This is the third attempt of the French government to pass such a law. The first attempt tripped at the final hurdle when insufficient numbers of deputies from the majority turned up to vote, requiring a resubmission of the bill, which was subsequently struck down by France's Constitutional Court, which ruled that only a judge could impose such penalties as cutting internet access.
The new bill is also known as the 'three-strikes law' for its graduated response to internet piracy: first a suspected downloader is sent a warning email, then a letter in the post and finally would see their connection cut for up to a year if they persist in downloading content without the permission of the copyright owner.
A scofflaw could even face fines of up to €300,000 and up to two years in jail.
Families whose children download illegally are not exempt from the law, but face reduced penalties - a month of no internet access and fines of €3,750.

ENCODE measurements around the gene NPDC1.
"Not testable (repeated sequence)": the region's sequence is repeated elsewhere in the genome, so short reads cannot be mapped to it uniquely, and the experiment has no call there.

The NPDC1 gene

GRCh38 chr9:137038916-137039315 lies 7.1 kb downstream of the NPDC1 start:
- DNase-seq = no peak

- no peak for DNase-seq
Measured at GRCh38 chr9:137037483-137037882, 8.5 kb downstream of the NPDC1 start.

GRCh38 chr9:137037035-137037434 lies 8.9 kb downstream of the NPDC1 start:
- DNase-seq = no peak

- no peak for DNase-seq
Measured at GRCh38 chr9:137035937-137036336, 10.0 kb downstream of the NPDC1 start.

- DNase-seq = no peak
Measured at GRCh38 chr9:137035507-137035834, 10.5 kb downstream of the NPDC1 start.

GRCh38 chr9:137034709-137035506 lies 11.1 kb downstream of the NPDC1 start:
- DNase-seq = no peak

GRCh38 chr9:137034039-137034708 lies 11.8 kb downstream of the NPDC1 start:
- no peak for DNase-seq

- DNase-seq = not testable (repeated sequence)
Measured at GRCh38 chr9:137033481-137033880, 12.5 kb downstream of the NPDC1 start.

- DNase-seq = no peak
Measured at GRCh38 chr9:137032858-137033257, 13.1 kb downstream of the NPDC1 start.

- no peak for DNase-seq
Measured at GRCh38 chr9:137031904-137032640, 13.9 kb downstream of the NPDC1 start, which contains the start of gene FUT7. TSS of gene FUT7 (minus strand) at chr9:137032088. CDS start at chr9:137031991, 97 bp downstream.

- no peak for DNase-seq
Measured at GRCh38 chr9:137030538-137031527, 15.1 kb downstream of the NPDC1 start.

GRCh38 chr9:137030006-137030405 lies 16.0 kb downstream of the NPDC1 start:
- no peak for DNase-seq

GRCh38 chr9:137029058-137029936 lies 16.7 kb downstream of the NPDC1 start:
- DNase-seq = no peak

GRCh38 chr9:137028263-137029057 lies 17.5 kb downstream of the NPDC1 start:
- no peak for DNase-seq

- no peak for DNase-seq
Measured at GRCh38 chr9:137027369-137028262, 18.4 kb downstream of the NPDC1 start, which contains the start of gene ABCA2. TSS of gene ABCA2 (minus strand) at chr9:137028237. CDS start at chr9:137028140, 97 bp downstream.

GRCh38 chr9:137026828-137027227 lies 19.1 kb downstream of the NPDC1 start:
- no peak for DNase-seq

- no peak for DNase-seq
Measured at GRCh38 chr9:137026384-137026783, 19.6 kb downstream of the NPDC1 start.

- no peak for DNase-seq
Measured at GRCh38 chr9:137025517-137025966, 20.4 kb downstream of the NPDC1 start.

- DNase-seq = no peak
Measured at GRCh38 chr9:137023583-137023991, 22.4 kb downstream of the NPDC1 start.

The bill also requires that wi-fi users block non-authorised users from accessing their connection.
To overcome the objections of the Constitutional Court, a judge will now be required for the imposition of penalties.
Other European countries however have watched the bill's evolution closely, hoping to develop similar legislation. Sweden already has a comparable legal framework and has seen a massive drop in internet piracy. The UK Department for Culture, Media and Sport is also considering legislating to tackle the problem of "unlawful peer-to-peer (P2P) file-sharing."
The European Parliament however has taken a strong stance against such legislation, arguing that cutting people's internet off now is akin to cutting off someone's electricity or water - essentially that internet access is a fundamental right.